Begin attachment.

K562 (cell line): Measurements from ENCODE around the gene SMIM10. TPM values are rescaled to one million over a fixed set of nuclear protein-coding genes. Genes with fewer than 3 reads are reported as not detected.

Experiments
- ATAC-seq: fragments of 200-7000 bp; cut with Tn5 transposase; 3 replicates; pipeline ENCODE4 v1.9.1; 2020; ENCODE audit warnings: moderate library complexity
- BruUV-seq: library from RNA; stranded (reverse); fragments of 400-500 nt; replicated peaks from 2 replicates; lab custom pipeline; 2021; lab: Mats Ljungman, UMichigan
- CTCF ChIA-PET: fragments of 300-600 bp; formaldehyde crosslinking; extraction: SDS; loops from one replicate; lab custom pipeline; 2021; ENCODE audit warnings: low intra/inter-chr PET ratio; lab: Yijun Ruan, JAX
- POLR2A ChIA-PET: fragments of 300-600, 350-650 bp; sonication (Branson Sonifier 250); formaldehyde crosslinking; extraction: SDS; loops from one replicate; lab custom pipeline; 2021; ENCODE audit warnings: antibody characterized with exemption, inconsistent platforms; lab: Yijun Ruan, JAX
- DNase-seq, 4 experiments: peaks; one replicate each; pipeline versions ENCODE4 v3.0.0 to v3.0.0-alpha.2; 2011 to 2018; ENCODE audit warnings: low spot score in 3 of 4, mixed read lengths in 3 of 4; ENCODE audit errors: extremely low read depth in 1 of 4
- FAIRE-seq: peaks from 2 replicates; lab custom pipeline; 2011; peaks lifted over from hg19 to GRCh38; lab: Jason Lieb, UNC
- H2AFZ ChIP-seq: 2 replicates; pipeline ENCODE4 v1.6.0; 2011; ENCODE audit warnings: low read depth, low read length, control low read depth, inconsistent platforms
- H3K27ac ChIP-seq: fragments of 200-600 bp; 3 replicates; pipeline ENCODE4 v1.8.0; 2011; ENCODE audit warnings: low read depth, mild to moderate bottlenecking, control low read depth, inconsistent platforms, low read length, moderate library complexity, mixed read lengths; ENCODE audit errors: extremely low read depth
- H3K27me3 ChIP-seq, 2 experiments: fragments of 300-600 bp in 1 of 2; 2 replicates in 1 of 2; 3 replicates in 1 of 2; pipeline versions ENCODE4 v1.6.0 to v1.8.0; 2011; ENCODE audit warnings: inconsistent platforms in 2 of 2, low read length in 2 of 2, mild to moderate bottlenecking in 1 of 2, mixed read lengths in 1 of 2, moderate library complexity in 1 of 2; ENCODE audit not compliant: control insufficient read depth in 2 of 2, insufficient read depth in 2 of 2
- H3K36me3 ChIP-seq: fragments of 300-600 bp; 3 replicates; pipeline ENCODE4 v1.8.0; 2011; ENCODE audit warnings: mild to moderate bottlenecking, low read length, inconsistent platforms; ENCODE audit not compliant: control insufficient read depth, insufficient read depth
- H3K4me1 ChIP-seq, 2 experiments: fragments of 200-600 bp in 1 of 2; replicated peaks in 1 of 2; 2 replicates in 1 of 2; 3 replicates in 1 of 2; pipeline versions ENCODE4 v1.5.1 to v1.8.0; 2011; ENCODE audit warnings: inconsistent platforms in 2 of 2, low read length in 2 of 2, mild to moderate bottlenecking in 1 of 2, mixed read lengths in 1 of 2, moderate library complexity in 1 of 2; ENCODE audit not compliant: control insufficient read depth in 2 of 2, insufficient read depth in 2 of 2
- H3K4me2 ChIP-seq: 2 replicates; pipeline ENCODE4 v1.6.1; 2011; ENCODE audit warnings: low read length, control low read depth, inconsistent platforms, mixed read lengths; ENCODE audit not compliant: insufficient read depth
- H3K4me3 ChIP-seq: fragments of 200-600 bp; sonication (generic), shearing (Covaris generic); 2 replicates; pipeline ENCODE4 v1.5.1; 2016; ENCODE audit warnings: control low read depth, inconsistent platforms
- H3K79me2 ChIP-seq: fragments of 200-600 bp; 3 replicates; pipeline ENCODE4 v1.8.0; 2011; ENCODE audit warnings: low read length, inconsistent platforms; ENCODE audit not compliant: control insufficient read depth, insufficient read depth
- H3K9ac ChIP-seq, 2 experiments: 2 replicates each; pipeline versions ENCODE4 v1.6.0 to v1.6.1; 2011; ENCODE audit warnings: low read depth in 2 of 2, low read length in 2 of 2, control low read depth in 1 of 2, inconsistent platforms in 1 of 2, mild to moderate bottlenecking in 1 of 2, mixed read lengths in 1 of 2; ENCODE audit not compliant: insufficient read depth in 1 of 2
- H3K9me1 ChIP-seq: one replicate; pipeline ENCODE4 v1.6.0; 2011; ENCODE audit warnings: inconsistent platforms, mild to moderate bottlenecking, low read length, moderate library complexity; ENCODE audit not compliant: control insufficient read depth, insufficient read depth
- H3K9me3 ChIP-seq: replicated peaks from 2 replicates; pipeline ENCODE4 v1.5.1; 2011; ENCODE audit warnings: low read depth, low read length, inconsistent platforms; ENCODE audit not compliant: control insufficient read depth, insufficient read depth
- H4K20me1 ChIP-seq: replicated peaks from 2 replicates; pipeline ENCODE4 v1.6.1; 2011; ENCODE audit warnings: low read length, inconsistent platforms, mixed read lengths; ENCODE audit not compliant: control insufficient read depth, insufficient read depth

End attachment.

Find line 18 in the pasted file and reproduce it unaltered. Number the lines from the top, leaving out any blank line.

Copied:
- H3K9me1 ChIP-seq: one replicate; pipeline ENCODE4 v1.6.0; 2011; ENCODE audit warnings: inconsistent platforms, mild to moderate bottlenecking, low read length, moderate library complexity; ENCODE audit not compliant: control insufficient read depth, insufficient read depth